Modify or examine a thread's signal-blocked mask
#include <sys/neutrino.h> int SignalProcmask( pid_t pid, int tid, int how, const sigset_t* set, sigset_t* oldset ); int SignalProcmask_r( pid_t pid, int tid, int how, const sigset_t* set, sigset_t* oldset );
As a special case, you can use the how argument to query the current set of pending signals:
You can use various combinations of set and oldset to query or change (or both) the signal-blocked mask for a signal.
Use the -l c option to qcc to link against this library. This library is usually included automatically.
These kernel calls modify or examine the signal-blocked mask of the thread tid in process pid. If pid is zero, the current process is assumed. If tid is zero, pid is ignored and the calling thread is used.
The SignalProcmask() and SignalProcmask_r() functions are identical, except in the way they indicate errors. See the Returns section for details.
|Instead of using these kernel calls directly, consider calling pthread_sigmask().|
When a signal is unmasked, the kernel checks for pending signals on the thread and, if there aren't any pending, checks for pending signals on the process:
|Signal pending on thread||The signal is immediately acted upon.|
|Signal pending on process||The signal is moved to the thread and is immediately acted upon|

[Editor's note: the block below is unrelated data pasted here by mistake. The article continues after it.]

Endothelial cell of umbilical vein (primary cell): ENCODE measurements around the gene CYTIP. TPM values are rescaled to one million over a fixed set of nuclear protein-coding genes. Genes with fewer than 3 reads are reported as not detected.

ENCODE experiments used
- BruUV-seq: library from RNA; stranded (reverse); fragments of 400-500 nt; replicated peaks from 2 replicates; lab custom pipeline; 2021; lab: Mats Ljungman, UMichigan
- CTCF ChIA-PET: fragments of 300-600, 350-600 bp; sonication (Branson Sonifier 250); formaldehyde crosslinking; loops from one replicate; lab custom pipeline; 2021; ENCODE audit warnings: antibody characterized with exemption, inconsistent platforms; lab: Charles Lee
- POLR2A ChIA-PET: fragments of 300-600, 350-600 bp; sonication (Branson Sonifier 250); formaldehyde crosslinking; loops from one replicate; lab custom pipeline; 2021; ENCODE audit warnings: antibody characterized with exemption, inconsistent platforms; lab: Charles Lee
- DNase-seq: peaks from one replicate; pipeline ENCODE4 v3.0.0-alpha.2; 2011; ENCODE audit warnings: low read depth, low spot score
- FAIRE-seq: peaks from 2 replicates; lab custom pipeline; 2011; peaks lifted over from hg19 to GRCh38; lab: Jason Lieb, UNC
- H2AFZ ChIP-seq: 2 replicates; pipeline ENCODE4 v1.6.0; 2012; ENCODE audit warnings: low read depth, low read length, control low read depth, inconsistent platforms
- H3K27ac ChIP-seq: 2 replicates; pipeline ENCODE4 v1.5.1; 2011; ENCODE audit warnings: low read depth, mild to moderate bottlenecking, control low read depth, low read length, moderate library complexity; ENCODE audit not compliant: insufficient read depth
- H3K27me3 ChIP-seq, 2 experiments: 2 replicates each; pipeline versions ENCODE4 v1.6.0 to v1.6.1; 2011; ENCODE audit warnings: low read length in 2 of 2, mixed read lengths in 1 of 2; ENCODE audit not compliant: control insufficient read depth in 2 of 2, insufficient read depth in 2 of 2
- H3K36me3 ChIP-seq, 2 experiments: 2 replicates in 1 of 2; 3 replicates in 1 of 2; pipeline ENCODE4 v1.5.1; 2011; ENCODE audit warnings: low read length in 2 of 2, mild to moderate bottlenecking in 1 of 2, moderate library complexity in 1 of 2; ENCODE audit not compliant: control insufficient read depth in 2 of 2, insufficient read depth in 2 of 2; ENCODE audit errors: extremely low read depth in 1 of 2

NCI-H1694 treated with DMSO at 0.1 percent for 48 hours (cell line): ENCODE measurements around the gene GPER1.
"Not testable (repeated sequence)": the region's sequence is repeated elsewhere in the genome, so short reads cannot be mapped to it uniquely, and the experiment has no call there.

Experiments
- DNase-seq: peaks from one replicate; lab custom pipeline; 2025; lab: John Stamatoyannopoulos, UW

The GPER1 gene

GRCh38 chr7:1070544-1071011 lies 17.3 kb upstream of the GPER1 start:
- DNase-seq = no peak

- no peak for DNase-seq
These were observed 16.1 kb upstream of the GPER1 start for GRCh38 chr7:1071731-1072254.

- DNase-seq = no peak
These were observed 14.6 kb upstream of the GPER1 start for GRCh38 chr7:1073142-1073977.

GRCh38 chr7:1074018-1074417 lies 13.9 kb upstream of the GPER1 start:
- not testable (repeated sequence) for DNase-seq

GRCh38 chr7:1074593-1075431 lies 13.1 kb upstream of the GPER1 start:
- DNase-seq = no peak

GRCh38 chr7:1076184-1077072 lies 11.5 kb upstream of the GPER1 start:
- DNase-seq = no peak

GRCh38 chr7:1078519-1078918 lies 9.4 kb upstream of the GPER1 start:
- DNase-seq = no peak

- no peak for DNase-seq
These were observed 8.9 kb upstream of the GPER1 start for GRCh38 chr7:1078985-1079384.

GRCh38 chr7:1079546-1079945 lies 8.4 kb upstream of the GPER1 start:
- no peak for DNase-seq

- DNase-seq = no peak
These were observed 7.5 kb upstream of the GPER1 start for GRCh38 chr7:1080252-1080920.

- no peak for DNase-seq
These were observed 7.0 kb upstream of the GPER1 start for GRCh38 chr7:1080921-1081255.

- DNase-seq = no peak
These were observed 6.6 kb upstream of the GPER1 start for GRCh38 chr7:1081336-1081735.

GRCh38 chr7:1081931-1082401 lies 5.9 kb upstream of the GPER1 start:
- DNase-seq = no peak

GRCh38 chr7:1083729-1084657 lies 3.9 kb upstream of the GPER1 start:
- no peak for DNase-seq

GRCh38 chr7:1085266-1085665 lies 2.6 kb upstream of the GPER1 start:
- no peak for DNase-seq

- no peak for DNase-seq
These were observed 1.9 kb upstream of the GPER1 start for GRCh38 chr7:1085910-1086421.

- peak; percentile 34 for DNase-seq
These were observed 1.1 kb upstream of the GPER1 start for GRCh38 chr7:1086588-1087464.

|No signal pending||No signal action performed until delivery of an unblocked signal|
It isn't possible to block the SIGCONT, SIGKILL, or SIGSTOP signals. It also isn't possible to unmask the special Neutrino signals (SIGSELECT, SIGPHOTON, and six unnamed ones).
When a signal handler is invoked, the signal responsible is automatically masked before its handler is called; see SignalAction(). If the handler returns normally, the operating system restores the signal mask present just before the handler was called as an atomic operation. Changes made using SignalProcmask() in the handler are undone.
When a signal is targeted at a process, the kernel delivers it to at most one thread (see SignalKill()) that has the signal unblocked. If multiple threads have the signal unblocked, only one thread is given the signal. Which thread receives the signal isn't deterministic. To make it deterministic, you can:
If all threads have the signal blocked, it's made pending on the process. The first thread to unblock the signal receives the pending signal. If a signal is pending on a thread, it's never retargetted to the process or another thread, regardless of changes to the signal-blocked mask.
Signals targeted at a thread always affect that thread alone.
These calls don't block.
The only difference between these functions is the way they indicate errors:
pthread_sigmask(), SignalAction(), SignalKill(), sigprocmask()